You can’t please everyone all of the time, or so the old saying goes.
Yet when it comes to their products, SaaS companies can’t help but try. This leads to a disjointed product, a Frankenstein’s monster that scares everyone away.
Fortunately, there’s a fairly simple solution that enables you to feed your hunger for keeping everyone happy, AND doesn’t lead to a mish-mashed product.
The key is to align your teams around your product.
What Does that Mean?
When I talk about alignment, I’m talking about making sure everyone knows where the product is heading, and why it’s heading there. I’m talking about ensuring that every team member is on board with the decisions you make, even if they personally disagree.
This is massively important if you want your product to be successful. Your Product team needs to believe in what they’re building, your Marketing team needs to love the product so they can market it effectively, your Sales team needs to be enthusiastic about what they’re selling.
The success of your product, of your business, depends on getting your teams aligned.
How to Align your Teams
So, how exactly do you align your teams? How do you make sure every team member is on board with your product’s direction?
There are two main things you have to do. You have to listen to them, and you have to talk to them. If that sounds startlingly simple, that’s because it is.
But just because something is simple to think about, doesn’t mean it’s easy to execute. If it was easy everybody would be doing it and there’d be no need for this article.
Listen to your Teams
How often do you listen to what your team members think about your product?
If you’re like a lot of SaaS companies, then probably not very often. This is bad for two reasons.
Firstly, it means you’re missing out on a lot of great ideas. Your team members know your product inside-out, and so they can often have a unique perspective on what works and what doesn’t.
Secondly, it makes them feel like their opinions aren’t valued, and in turn that makes them distance themselves from the product - which doesn’t particularly help when it comes to alignment.
In order to listen to your team members, you need to set up an appropriate channel for their feedback, and you need to encourage them to give it.
In terms of an appropriate channel, this could be as simple as a dedicated email address or shared doc, or something more professional like Receptive, depending on the size and structure of your company. As long as it’s easily accessible, and organized well, then you’re good to go.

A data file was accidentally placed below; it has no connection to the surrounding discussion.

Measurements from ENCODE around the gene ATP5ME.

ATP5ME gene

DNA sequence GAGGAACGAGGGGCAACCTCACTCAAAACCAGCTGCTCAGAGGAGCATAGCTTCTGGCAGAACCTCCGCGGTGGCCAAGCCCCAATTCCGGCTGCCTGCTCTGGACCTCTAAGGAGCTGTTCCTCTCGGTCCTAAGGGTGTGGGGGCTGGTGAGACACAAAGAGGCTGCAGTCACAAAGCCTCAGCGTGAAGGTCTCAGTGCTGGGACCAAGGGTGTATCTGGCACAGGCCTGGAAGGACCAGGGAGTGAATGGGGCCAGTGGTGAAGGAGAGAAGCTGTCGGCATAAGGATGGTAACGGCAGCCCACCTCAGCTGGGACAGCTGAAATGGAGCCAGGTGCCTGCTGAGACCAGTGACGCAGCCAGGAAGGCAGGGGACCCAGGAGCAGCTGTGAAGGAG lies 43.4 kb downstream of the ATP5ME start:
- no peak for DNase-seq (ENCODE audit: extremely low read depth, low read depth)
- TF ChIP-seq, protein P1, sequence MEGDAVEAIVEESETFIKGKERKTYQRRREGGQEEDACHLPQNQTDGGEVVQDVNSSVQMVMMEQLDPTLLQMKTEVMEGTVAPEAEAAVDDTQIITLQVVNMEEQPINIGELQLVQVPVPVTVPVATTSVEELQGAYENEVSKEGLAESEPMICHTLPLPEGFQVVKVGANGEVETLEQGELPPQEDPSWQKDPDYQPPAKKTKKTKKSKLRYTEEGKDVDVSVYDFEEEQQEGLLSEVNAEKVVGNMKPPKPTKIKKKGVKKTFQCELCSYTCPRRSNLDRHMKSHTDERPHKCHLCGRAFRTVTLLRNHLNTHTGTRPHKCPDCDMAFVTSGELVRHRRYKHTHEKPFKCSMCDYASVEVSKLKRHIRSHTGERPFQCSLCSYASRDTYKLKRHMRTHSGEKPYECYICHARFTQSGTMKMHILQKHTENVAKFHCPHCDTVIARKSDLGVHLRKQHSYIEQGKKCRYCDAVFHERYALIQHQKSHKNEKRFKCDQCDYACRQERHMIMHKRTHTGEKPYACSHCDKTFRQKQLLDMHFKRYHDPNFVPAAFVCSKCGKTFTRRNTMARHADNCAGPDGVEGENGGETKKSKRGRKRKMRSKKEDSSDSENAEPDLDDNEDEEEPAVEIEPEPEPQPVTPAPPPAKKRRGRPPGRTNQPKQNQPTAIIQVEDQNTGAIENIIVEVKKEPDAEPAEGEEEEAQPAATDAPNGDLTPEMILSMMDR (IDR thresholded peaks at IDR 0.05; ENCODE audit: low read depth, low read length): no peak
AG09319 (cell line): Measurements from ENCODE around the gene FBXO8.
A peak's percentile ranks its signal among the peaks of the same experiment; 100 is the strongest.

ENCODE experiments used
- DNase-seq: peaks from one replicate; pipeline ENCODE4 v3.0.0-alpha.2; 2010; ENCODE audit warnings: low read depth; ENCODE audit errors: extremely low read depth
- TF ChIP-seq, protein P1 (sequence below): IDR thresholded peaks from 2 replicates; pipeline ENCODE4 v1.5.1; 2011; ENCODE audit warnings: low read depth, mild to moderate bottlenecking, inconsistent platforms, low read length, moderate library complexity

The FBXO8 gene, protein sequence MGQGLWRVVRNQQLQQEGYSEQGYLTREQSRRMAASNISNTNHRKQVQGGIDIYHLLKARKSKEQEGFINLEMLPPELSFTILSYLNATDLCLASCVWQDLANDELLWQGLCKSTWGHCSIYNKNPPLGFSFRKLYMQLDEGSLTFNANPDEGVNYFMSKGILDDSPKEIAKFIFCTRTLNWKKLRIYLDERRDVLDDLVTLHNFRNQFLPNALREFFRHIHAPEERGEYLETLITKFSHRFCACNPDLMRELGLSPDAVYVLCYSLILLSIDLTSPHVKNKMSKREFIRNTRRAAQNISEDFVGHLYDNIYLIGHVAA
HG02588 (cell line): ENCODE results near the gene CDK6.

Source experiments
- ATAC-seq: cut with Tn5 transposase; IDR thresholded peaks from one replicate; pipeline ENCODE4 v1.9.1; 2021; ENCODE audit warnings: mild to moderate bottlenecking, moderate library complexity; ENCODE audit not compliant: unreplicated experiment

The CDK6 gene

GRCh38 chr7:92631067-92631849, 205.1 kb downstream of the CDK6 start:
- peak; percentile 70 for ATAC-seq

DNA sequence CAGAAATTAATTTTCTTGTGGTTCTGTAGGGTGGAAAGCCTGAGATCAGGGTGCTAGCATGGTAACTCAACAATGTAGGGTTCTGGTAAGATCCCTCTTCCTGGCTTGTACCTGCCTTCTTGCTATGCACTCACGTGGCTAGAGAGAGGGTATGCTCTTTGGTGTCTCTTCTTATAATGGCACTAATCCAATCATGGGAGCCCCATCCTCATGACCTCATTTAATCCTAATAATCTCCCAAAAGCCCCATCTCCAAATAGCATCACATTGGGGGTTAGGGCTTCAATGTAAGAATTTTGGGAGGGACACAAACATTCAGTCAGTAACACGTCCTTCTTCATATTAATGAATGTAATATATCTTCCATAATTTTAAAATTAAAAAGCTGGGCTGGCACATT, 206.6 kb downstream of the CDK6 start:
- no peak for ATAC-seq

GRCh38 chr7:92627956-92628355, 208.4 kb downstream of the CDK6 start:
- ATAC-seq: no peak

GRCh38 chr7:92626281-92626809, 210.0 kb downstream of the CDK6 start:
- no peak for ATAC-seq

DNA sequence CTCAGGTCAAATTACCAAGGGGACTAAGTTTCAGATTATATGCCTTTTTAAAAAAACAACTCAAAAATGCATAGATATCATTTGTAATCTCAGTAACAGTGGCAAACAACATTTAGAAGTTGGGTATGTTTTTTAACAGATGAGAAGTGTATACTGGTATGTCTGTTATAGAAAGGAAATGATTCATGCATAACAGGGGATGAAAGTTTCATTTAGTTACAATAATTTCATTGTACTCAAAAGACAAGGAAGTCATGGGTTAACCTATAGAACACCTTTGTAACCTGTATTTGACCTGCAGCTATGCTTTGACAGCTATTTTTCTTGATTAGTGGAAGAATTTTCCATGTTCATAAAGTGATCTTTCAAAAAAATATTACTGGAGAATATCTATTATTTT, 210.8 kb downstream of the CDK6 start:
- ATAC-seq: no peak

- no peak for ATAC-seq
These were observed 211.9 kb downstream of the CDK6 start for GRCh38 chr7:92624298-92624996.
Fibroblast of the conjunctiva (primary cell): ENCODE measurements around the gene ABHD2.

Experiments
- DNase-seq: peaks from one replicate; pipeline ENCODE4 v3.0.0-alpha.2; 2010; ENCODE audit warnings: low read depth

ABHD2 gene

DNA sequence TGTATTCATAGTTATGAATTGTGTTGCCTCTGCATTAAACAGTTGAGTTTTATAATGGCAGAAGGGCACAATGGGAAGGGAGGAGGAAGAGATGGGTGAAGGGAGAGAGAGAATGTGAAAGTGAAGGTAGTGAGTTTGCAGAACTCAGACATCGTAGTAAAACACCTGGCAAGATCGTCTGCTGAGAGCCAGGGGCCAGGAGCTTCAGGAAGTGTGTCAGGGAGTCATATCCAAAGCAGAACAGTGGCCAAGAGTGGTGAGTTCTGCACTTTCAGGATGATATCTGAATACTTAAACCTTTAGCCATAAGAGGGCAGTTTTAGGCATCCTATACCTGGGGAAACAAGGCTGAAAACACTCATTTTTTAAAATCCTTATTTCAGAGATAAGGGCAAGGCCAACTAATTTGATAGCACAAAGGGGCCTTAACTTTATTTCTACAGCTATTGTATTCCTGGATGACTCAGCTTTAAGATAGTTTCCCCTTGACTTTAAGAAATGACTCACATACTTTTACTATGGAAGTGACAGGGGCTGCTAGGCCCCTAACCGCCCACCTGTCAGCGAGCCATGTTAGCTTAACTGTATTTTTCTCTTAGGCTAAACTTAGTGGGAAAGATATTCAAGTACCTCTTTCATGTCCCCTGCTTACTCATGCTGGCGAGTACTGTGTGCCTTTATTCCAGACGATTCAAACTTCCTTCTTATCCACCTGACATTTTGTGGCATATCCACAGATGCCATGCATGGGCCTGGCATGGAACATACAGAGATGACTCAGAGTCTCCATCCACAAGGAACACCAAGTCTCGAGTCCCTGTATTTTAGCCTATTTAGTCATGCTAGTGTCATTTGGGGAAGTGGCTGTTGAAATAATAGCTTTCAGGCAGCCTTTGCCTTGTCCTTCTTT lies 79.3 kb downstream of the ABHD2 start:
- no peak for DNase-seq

You should encourage team members to provide feedback by regularly asking them for it. Make sure your team leaders are constantly checking in with their teams to get an idea of what they think about the product. If you think it will help, then providing incentives could always work, though may lessen the quality of the feedback you receive.
Listening to your team members is a great first step. It involves them in product decisions, so even if their ideas aren’t chosen, they’ve had the chance to have a say.
Talk to your Teams
I hinted at this in the last section, but it’s an oft-overlooked aspect of aligning your teams around your product.
Listening to your team members is a fantastic way of involving them with your product, but if you aren’t also talking back to them, then it’s a one-way conversation that benefits nobody.
If you simply listen to your team members without any reply, then how do they know you’re really listening? They’ll feel like they’re talking to a brick wall.
When you receive feedback from team members, make sure to thank them for it, and explain that you’ll review it at a later date.
Keep them updated throughout. If you aren’t going to go ahead with their idea, let them know and explain why. That explanation is crucial in helping them come to terms with your decision and aligning themselves with it.
In fact, explaining is the best thing you can do. Whenever you make a product decision, spend an extra bit of time to offer an explanation as to why you made that decision. If your team members can understand your reasoning, then they’ll more readily align themselves with the product, even if they disagreed.
Talking to your teams, and explaining major product decisions, goes a long way when it comes to team alignment.
To summarize, you need to align your teams round your product so they can all do their jobs as effectively and passionately as possible.
You can do this by listening to your team members - taking on any feedback, involving them in product discussions - and by talking to them - explaining any decisions you make.
Showing team members the respect they deserve, and involving them in the future of your product, ensure they’re all aligned and prepared for the future.